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There’s such little awareness amongst German companies of the underground mining capabilities in Canada that one German company recently declared, “There’s no underground mining in Canada.”
It’s a misperception that needs to change in order for relationships to develop between Canadian and German companies in the mining supply and services sector, said Aarti Mona Soerensen, manager of the mining and mineral resources department at the Canadian German Chamber of Industry and Commerce.
Based in Toronto, the chamber is an official representative of German trade with more than 500 members. It focuses on establishing partnerships in the construction, food, medical technology and mining sectors. During a recent exploratory discussion with industry representatives in Sudbury, Soerensen said Canada has been underestimated as a partner for German companies, and she’s hoping to change that.
“The intent is to get into a discussion and hopefully, then, over the longer term, co-operation to work out partnership opportunities,” Soerensen said. “My idea is not to flood Sudbury with new companies and take over the market, because that’s not really what German companies do. We very much rely on collaboration with local companies.”
Currently, Germany imports three quarters of its metals and energy resources, and domestic production is insignificant, Soerensen said. But demand for imports of raw materials has increased in the last 20 years, and the country is seeking to obtain a secure source for those materials.
“We have the high import dependency, we have an increase in demand, caused by new technology developments, the volatile prices and the country concentration, which is really key,” she said. “If 90 per cent of the cobalt is sourced from the Congo and the situation gets difficult there, it can threaten the security of supply, so that’s where the strategy is going.”
But there are also opportunities in the supply and services sector. In all of Germany, 300 to 500 companies are working in the sector, whereas there are 320 member companies in the Sudbury Area Mining Supply and Services Association (SAMSSA) alone, grossing $5 billion in sales annually.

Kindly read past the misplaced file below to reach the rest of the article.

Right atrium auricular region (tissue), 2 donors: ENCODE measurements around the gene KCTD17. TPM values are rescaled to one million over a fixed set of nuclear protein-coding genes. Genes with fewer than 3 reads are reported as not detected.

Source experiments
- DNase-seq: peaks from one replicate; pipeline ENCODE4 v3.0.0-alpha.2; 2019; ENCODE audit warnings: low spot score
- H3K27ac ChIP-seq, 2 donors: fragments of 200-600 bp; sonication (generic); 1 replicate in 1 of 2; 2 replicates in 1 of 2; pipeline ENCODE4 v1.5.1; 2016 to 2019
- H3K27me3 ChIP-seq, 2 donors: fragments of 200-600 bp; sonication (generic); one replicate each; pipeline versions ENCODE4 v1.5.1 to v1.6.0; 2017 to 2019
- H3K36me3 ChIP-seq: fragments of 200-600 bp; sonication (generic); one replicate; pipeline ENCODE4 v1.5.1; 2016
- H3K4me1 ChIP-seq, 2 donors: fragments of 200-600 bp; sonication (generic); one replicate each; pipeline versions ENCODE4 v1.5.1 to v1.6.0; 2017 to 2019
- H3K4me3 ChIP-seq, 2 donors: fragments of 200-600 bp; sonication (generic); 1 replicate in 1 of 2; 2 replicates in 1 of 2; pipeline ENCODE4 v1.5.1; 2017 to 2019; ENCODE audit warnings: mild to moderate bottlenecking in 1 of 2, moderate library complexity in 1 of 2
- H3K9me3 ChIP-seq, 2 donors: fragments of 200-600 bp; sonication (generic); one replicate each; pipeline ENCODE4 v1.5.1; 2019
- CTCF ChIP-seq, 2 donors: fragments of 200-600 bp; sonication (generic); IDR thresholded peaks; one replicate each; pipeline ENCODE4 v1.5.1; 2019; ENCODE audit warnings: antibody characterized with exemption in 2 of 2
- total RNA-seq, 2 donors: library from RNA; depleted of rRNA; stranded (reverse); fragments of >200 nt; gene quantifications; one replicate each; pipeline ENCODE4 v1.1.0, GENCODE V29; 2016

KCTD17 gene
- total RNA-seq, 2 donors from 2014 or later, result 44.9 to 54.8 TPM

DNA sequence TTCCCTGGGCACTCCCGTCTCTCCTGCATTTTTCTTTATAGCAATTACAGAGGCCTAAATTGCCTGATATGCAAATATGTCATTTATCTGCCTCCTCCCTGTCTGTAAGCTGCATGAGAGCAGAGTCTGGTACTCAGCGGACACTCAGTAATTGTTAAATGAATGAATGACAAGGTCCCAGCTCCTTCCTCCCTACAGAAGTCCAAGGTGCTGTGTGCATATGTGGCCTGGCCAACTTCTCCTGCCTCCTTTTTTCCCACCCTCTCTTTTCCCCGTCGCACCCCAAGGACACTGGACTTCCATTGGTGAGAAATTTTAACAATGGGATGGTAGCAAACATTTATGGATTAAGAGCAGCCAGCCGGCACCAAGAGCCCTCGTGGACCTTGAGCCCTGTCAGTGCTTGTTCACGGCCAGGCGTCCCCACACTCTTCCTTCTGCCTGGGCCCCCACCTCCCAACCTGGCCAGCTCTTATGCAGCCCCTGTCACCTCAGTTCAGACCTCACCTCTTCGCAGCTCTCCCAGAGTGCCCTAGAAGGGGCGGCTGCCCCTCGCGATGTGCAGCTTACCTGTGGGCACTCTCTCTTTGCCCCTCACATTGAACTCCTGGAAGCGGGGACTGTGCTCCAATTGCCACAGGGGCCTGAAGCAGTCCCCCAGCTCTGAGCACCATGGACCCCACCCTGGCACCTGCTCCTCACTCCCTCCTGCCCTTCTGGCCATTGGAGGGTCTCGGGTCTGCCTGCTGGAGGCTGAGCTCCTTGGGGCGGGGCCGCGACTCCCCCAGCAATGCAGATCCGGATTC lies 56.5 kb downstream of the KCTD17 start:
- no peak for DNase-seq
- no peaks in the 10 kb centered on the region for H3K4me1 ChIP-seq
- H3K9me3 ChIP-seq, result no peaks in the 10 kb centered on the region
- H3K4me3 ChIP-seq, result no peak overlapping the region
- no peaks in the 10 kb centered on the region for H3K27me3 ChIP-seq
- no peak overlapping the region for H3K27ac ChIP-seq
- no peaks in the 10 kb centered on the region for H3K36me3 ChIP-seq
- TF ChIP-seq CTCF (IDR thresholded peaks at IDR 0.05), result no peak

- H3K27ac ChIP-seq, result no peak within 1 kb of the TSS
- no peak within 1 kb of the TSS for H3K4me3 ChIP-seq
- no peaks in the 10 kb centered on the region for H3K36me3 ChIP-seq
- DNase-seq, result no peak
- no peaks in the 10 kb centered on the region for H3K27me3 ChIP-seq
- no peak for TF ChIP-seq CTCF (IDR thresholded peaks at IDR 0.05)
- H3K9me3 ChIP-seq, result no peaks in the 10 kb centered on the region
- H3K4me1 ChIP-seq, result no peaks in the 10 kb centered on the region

While German companies have a strong presence in Eastern Europe and Russia, many haven’t yet made the jump to North America.
“We’re trying to raise awareness of Canada with on-the-ground relationships to show there’s potential there and it’s maybe less difficult than the Philippines or Indonesia to work with,” Soerensen said.
Dick DeStefano, executive director of SAMSSA, was surprised at how little information is known about underground mining amongst German companies, especially with 29 mines operating in northeastern Ontario alone.
But Russia is one market in which he sees some compatibility. Several SAMSSA members have indicated an interest in exporting to that region and going through Germany could be a way in, DeStefano said.
Soerensen acknowledged the concern Northern Ontario companies might have with relation to a foreign company coming in and taking their share of the market. But she assured SAMSSA members that the chamber is seeking a proactive approach to collaboration.
“You’ll always have competitors, and the question is what do you do about it?” she said. “Do you wait until you get eaten, or do you take a different approach? I think that’s an opportunity to see how we can create a better fit for this region.”
While in Sudbury, Soerensen visited the Centre for Excellence in Mining Innovation (CEMI), the Greater Sudbury Development Corp., Ionic Engineering and Symboticware. Plans are in the works for her to return to Sudbury this summer to visit the city’s research institutes.